What is Nobel Namo?
When I read that Prime Minister of India Narendra Modi is ‘the most popular leader in the world’, I as an Indian, feel delighted and proud. I am attempting here to assess his work from the lens of United Nations Sustainable Development Goals-UN SDGs. That’s what this website is about. Let me explain:
SDG16 is the key global goal for promoting peaceful and inclusive societies for sustainable development. That exactly is the objective of the UN SDGs agreed in 2015. Achieving that objective will need building effective, accountable, and inclusive institutions for providing justice and gainful opportunities for all. 17 UN SDGs are all interlinked. They strengthen the link between Sustainable development and Peace.
Sadly, awarding Nobel Peace Prizes to 140 laureates, including 110 individuals and 30 organisations, during more than 12 decades has not resulted in a peaceful world. A number of Peace laureates, including some of the heads of the states, later were found to be in the middle of regional and global conflicts, prevention of which they got the Nobel Peace Prize.
Even the relentless work of the United Nations, where I worked for two decades, and whose raison d’etre for the last 7 decades was aimed to maintain international peace and security, has proved that Peace is still illusive.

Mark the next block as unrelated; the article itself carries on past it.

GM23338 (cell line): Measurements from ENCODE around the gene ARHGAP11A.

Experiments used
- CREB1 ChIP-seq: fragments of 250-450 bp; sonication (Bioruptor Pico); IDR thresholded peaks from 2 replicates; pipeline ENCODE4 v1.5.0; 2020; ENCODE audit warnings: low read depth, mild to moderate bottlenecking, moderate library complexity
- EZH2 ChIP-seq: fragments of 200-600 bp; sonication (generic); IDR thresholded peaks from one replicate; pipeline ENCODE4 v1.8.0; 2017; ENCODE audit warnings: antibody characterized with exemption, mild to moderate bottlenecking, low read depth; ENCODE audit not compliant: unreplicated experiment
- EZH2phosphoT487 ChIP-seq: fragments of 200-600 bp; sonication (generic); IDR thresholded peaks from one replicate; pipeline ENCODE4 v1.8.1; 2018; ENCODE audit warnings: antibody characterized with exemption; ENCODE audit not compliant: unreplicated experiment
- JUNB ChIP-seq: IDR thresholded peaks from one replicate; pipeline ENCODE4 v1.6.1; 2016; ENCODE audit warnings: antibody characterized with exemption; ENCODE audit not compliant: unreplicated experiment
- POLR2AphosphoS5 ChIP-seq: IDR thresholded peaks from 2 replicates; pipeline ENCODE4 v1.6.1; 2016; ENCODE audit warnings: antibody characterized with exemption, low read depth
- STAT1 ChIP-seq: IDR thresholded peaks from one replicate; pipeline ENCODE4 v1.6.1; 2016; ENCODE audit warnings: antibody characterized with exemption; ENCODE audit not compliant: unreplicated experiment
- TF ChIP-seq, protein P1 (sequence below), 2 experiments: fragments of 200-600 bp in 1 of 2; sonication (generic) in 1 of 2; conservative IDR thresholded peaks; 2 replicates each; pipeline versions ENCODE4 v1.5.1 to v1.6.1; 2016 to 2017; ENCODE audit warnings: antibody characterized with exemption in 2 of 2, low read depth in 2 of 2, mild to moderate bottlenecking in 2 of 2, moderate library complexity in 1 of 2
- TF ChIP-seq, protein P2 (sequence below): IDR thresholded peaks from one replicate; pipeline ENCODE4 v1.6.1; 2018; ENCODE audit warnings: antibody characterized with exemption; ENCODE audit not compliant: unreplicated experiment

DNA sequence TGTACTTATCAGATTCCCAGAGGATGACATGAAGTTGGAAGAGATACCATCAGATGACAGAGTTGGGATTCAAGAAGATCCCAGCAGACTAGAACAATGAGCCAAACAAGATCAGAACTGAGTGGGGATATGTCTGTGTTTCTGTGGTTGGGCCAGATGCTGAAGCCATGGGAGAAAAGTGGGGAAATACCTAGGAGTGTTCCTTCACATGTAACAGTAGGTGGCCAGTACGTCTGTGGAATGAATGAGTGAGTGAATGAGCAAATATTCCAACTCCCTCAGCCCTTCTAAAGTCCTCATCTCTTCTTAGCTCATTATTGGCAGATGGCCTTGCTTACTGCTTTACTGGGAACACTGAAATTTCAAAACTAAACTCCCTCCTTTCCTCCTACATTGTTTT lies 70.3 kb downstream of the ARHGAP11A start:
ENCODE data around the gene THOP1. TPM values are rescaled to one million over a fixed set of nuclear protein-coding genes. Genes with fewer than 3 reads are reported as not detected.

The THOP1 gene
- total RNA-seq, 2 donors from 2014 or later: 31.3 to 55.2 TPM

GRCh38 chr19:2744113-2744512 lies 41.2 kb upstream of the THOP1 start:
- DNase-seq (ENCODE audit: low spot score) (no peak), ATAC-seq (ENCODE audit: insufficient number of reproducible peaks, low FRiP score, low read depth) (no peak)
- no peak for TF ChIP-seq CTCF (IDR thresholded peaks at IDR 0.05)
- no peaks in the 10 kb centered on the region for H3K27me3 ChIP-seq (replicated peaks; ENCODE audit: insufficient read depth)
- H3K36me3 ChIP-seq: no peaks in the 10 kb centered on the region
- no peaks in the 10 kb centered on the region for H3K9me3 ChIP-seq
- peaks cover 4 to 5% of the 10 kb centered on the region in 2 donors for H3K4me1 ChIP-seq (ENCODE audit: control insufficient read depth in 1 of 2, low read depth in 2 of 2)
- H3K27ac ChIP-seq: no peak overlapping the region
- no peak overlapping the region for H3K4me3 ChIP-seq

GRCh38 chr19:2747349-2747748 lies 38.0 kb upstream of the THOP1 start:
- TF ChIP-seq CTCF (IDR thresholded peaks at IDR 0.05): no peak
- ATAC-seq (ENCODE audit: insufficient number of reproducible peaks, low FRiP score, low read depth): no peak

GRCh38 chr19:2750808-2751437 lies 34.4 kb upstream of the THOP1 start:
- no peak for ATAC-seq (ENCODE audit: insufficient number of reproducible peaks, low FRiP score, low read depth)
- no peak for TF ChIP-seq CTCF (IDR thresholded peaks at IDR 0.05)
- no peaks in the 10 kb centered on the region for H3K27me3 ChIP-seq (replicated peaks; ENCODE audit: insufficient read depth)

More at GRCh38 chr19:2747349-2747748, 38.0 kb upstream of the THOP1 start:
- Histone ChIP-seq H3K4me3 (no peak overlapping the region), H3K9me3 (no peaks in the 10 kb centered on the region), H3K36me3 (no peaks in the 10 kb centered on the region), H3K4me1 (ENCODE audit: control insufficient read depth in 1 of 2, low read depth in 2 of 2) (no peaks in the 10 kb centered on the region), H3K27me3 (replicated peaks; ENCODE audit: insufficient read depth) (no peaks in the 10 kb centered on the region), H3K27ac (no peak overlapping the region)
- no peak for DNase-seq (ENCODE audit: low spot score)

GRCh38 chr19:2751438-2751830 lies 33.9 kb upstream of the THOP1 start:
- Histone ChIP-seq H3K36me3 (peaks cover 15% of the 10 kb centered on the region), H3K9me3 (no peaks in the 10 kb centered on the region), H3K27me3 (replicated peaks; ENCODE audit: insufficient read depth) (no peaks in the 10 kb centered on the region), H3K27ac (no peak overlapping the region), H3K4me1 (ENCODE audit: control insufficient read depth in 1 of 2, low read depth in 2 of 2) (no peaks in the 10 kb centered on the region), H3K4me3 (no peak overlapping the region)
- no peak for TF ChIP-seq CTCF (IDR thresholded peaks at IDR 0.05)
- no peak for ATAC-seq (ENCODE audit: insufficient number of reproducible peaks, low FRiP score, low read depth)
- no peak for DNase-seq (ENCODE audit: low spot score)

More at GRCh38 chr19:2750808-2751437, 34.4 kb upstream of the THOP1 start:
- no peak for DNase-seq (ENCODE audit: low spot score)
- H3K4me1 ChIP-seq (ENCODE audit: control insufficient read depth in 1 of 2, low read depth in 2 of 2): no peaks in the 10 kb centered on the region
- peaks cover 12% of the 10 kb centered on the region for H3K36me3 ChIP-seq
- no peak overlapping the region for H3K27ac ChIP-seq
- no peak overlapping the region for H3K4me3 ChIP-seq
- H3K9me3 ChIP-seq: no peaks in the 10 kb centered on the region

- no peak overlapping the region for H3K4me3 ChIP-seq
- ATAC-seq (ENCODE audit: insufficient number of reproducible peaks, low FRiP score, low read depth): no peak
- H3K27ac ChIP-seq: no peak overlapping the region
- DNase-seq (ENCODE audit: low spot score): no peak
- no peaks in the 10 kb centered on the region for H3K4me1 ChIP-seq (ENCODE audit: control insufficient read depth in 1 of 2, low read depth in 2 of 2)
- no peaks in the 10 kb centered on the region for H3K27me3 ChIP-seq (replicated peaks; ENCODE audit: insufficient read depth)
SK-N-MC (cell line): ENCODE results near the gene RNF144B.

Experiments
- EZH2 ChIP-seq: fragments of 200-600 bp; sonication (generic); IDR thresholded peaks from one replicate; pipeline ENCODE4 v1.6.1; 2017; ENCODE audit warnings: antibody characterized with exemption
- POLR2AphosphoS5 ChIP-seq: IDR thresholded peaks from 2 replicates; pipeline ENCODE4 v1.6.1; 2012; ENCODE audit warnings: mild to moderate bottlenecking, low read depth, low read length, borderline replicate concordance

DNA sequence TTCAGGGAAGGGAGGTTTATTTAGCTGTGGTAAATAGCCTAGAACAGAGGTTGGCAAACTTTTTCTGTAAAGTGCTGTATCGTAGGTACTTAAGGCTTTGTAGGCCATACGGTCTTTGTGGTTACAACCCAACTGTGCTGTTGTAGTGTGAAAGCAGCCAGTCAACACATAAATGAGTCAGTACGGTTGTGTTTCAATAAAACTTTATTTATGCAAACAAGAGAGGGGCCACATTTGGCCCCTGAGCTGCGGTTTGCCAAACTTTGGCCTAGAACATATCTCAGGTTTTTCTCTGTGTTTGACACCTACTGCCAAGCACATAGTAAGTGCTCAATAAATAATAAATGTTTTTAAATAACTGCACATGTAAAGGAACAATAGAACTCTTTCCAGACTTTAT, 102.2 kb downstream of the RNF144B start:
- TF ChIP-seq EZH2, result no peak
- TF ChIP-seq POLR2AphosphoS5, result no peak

Though these facts do not at all undermine the work of the UN and the Nobel Peace Prize committee, the questions arise: Is peace real? Or it is just an illusion? Can global peace be achieved at all? If so, how the work of messiahs of peace be judged in its true sense? By reforming the United Nations? Or through the changed criteria for Nobel Peace Prize?
My UN experience which includes leading a singularly successful global programme of Ozone Layer protection has convinced me that Heads of State have a significant role to play for peace and sustainable development within the country, in the neighbourhood, in the region and globally. How to assess their work in the world of conflicts, skirmishes, disagreements, and war?
It is my deep-rooted feeling that the way to assess the popularity of any Head of State like Modi is through the lens of 17 SDG and particularly it’s 169 targets and 234 indicators.
This website is a glimpse of such an assessment. Its first case is the most popular head of the state: Prime Minister Narendra Modi of India.
Modi has set the trend of showing the light at the end of the tunnel of conflicts and violence. His work shows that he is struggling to meet the targets of SDGs and living no one behind. Yes, he is human and likely to err. He faces pitfalls. But he never errs by refusing to stand again.
This website is the only website in the world that assesses the performance of the Heads of State through the SDGs lens. Though it started with Modi it would soon be extended to all the 196 Heads of the member-states of the United Nations.